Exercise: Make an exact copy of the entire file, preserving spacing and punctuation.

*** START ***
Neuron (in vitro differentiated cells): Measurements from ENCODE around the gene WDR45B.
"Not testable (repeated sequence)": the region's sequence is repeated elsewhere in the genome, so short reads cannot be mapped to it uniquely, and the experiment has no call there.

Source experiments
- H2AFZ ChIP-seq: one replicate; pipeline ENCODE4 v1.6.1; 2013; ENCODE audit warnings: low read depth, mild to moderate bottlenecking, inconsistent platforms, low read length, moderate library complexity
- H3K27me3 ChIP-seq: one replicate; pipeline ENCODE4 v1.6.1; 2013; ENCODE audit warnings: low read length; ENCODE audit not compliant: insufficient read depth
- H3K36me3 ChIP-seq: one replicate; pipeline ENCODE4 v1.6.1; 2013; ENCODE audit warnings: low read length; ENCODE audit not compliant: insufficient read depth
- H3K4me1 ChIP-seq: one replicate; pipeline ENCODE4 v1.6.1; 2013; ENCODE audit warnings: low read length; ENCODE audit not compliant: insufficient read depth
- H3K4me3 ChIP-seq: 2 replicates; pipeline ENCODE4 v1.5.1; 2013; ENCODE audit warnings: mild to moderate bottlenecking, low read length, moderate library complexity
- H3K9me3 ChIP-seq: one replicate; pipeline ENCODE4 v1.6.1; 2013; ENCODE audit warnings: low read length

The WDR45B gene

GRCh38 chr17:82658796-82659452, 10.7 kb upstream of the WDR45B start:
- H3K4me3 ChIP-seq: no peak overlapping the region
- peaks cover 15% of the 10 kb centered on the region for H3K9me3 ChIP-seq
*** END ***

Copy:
Neuron (in vitro differentiated cells): Measurements from ENCODE around the gene WDR45B.
"Not testable (repeated sequence)": the region's sequence is repeated elsewhere in the genome, so short reads cannot be mapped to it uniquely, and the experiment has no call there.

Source experiments
- H2AFZ ChIP-seq: one replicate; pipeline ENCODE4 v1.6.1; 2013; ENCODE audit warnings: low read depth, mild to moderate bottlenecking, inconsistent platforms, low read length, moderate library complexity
- H3K27me3 ChIP-seq: one replicate; pipeline ENCODE4 v1.6.1; 2013; ENCODE audit warnings: low read length; ENCODE audit not compliant: insufficient read depth
- H3K36me3 ChIP-seq: one replicate; pipeline ENCODE4 v1.6.1; 2013; ENCODE audit warnings: low read length; ENCODE audit not compliant: insufficient read depth
- H3K4me1 ChIP-seq: one replicate; pipeline ENCODE4 v1.6.1; 2013; ENCODE audit warnings: low read length; ENCODE audit not compliant: insufficient read depth
- H3K4me3 ChIP-seq: 2 replicates; pipeline ENCODE4 v1.5.1; 2013; ENCODE audit warnings: mild to moderate bottlenecking, low read length, moderate library complexity
- H3K9me3 ChIP-seq: one replicate; pipeline ENCODE4 v1.6.1; 2013; ENCODE audit warnings: low read length

The WDR45B gene

GRCh38 chr17:82658796-82659452, 10.7 kb upstream of the WDR45B start:
- H3K4me3 ChIP-seq: no peak overlapping the region
- peaks cover 15% of the 10 kb centered on the region for H3K9me3 ChIP-seq